We conducted a prospective multicenter study identifying the role of bortezomib in patients with relapsed or refractory plasma cell myeloma (PCM) in bone resorption and formation via bone turnover markers. A total of 104 patients received at least 1 cycle of bortezomib. Most of them had advanced disease (n = 89). Among them, 75 patients completed 4 cycles of treatment. Most of the patients (81.7%) were treated in combination with steroid. After the 4th cycle treatment, 47 of 75 patients achieved CR, nCR, VGPR, and PR (64.4%), while 26 patients achieved less than PR (35.6%). The proportion of patients who achieved ≥ PR increased as patients received more treatment cycles, reaching 90% after the 8th cycle. DKK-1 levels decreased significantly posttreatment. Bone formation markers (bALP and OC) and osteoclast regulator such as sRANKL also decreased significantly. These findings were observed primarily in patients who received steroid and who had a longer disease duration. While sRANKL demonstrated significant reduction posttreatment, osteoprotegerin (OPG) level did not significantly change posttreatment, resulting in a decreased sRANKL/OPG ratio (P = 0.037). In conclusion, our clinical data suggest that treatment with bortezomib and steroid may rearrange the metabolic balance between osteoblast and osteoclast activities in PCM.
PMCID: PMC4094867  PMID: 25050331
14.  R-CHOP chemoimmunotherapy followed by autologous transplantation for the treatment of diffuse large B-cell lymphoma 
Blood research  2014;49(2):107-114.
We investigated factors that influence outcomes in diffuse large B-cell lymphoma (DLBCL) patients treated with rituximab combined with the CHOP regimen (R-CHOP) followed by upfront autologous stem cell transplantation (Auto-SCT).
We retrospectively evaluated survival differences between subgroups based on the age-adjusted International Prognostic Index (aaIPI) and revised-IPI (R-IPI) at diagnosis, disease status, and positron emission tomographic/computerized tomographic (PET/CT) status at transplantation in 51 CD20-positive DLBCL patients treated with R-CHOP followed by upfront Auto-SCT.
Patients had either stage I/II bulky disease (5.9%) or stage III/IV disease (94.1%). The median patient age at diagnosis was 47 years (range, 22-66 years); 53.3% and 26.7% had high-intermediate and high risks according to aaIPI, respectively. At the time of Auto-SCT, 72.5% and 27.5% experienced complete (CR) and partial remission (PR) after R-CHOP, respectively. The median time from diagnosis to Auto-SCT was 7.27 months (range, 3.4-13.4 months). The 5-year overall (OS) and progression-free survival (PFS) were 77.3% and 72.4%, respectively. The 5-year OS and PFS rates according to aaIPI, R-IPI, and PET/CT status did not differ between the subgroups. More importantly, the 5-year OS and PFS rates of the patients who achieved PR at the time of Auto-SCT were not inferior to those of the patients who achieved CR (P=0.223 and 0.292, respectively).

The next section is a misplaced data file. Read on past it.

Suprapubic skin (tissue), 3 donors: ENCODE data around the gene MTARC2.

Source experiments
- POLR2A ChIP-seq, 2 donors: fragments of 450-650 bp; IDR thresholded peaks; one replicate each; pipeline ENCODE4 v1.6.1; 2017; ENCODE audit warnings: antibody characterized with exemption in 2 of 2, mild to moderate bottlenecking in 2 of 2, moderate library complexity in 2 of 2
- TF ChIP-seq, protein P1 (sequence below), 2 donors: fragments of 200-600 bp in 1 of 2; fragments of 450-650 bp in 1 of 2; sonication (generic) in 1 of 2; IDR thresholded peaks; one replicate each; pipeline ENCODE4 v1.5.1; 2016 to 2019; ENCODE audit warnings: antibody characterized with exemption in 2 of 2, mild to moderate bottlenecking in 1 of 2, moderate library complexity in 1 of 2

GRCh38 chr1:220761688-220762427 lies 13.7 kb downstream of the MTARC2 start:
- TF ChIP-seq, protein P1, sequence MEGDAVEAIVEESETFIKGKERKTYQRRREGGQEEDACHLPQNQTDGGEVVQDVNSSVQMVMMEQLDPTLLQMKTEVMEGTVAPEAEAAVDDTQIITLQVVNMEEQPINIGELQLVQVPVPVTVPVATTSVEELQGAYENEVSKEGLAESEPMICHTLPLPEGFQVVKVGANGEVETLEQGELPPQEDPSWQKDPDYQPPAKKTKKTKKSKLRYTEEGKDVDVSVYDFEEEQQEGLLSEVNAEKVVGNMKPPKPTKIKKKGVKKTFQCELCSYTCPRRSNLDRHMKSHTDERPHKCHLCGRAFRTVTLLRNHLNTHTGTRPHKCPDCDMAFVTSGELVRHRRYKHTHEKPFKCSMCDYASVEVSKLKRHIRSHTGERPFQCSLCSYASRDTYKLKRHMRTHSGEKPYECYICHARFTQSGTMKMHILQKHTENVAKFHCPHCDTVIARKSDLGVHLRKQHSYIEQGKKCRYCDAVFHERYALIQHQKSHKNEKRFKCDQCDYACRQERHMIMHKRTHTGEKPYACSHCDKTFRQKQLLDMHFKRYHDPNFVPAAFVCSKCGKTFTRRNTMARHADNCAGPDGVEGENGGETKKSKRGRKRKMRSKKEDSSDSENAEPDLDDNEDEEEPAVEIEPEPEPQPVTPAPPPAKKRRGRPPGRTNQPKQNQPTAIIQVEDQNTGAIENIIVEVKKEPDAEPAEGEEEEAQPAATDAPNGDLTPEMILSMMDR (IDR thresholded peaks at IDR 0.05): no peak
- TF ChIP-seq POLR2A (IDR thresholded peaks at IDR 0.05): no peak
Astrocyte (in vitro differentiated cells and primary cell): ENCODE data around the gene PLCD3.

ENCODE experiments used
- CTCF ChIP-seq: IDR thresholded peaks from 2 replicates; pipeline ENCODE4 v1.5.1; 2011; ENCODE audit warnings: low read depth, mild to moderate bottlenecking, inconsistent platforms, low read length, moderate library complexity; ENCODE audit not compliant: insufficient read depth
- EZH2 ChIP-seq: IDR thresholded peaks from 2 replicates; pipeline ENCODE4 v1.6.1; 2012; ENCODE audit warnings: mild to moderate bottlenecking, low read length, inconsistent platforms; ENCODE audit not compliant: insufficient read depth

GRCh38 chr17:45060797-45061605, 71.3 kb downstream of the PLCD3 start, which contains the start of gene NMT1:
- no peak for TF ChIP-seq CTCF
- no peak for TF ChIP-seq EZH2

Survival was not influenced by the aaIPI and R-IPI at diagnosis, disease status, or PET/CT status at transplantation, suggesting that upfront Auto-SCT might overcome unfavorable outcomes attributed to PR after induction chemoimmunotherapy.
PMCID: PMC4090331  PMID: 25025012
Diffuse large B-cell lymphoma; Hematopoietic stem cell transplantation; Autologous transplantation; Rituximab; Survival analysis
15.  Sternal Osteomyelitis Caused by Gordonia bronchialis after Open-Heart Surgery 
Infection & Chemotherapy  2014;46(2):110-114.
We report the case of a deep sternal wound infection with sternal osteomyelitis caused by Gordonia bronchialis after open-heart surgery. The isolate was identified as a G. bronchialis by 16S rRNA and hsp65 gene sequencing, having initially been misidentified as a Rhodococcus by a commercial phenotypic identification system.
PMCID: PMC4091373  PMID: 25024874
Gordonia bronchialis; Wound infection; Osteomyelitis; 16S rRNA gene; hsp65
16.  Usefulness of Cellular Analysis of Bronchoalveolar Lavage Fluid for Predicting the Etiology of Pneumonia in Critically Ill Patients 
PLoS ONE  2014;9(5):e97346.
The usefulness of bronchoalveolar lavage (BAL) fluid cellular analysis in pneumonia has not been adequately evaluated. This study investigated the ability of cellular analysis of BAL fluid to differentially diagnose bacterial pneumonia from viral pneumonia in adult patients who are admitted to intensive care unit.
BAL fluid cellular analysis was evaluated in 47 adult patients who underwent bronchoscopic BAL following less than 24 hours of antimicrobial agent exposure. The abilities of BAL fluid total white blood cell (WBC) counts and differential cell counts to differentiate between bacterial and viral pneumonia were evaluated using receiver operating characteristic (ROC) curve analysis.
Bacterial pneumonia (n = 24) and viral pneumonia (n = 23) were frequently associated with neutrophilic pleocytosis in BAL fluid. BAL fluid median total WBC count (2,815/µL vs. 300/µL, P<0.001) and percentage of neutrophils (80.5% vs. 54.0%, P = 0.02) were significantly higher in the bacterial pneumonia group than in the viral pneumonia group. In ROC curve analysis, BAL fluid total WBC count showed the best discrimination, with an area under the curve of 0.855 (95% CI, 0.750–0.960). BAL fluid total WBC count ≥510/µL had a sensitivity of 83.3%, specificity of 78.3%, positive likelihood ratio (PLR) of 3.83, and negative likelihood ratio (NLR) of 0.21. When analyzed in combination with serum procalcitonin or C-reactive protein, sensitivity was 95.8%, specificity was 95.7%, PLR was 8.63, and NLR was 0.07. BAL fluid total WBC count ≥510/µL was an independent predictor of bacterial pneumonia with an adjusted odds ratio of 13.5 in multiple logistic regression analysis.